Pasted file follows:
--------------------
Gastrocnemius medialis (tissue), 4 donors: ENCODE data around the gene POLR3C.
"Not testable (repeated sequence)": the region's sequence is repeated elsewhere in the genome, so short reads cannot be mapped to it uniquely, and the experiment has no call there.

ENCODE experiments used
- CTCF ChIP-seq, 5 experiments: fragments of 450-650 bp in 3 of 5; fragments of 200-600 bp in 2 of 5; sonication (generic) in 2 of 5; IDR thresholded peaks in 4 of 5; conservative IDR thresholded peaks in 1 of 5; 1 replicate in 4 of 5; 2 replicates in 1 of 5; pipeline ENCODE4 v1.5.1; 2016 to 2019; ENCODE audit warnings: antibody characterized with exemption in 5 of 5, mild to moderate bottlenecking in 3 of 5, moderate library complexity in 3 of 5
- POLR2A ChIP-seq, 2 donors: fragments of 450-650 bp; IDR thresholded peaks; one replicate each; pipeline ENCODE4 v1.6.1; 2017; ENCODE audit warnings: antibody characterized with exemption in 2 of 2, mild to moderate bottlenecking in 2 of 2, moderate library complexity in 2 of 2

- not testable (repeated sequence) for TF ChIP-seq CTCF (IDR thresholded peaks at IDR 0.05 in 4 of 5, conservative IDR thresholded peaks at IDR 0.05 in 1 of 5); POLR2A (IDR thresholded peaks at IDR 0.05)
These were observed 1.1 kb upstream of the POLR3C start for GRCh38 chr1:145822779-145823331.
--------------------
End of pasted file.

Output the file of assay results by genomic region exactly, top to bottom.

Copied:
Gastrocnemius medialis (tissue), 4 donors: ENCODE data around the gene POLR3C.
"Not testable (repeated sequence)": the region's sequence is repeated elsewhere in the genome, so short reads cannot be mapped to it uniquely, and the experiment has no call there.

ENCODE experiments used
- CTCF ChIP-seq, 5 experiments: fragments of 450-650 bp in 3 of 5; fragments of 200-600 bp in 2 of 5; sonication (generic) in 2 of 5; IDR thresholded peaks in 4 of 5; conservative IDR thresholded peaks in 1 of 5; 1 replicate in 4 of 5; 2 replicates in 1 of 5; pipeline ENCODE4 v1.5.1; 2016 to 2019; ENCODE audit warnings: antibody characterized with exemption in 5 of 5, mild to moderate bottlenecking in 3 of 5, moderate library complexity in 3 of 5
- POLR2A ChIP-seq, 2 donors: fragments of 450-650 bp; IDR thresholded peaks; one replicate each; pipeline ENCODE4 v1.6.1; 2017; ENCODE audit warnings: antibody characterized with exemption in 2 of 2, mild to moderate bottlenecking in 2 of 2, moderate library complexity in 2 of 2

- not testable (repeated sequence) for TF ChIP-seq CTCF (IDR thresholded peaks at IDR 0.05 in 4 of 5, conservative IDR thresholded peaks at IDR 0.05 in 1 of 5); POLR2A (IDR thresholded peaks at IDR 0.05)
These were observed 1.1 kb upstream of the POLR3C start for GRCh38 chr1:145822779-145823331.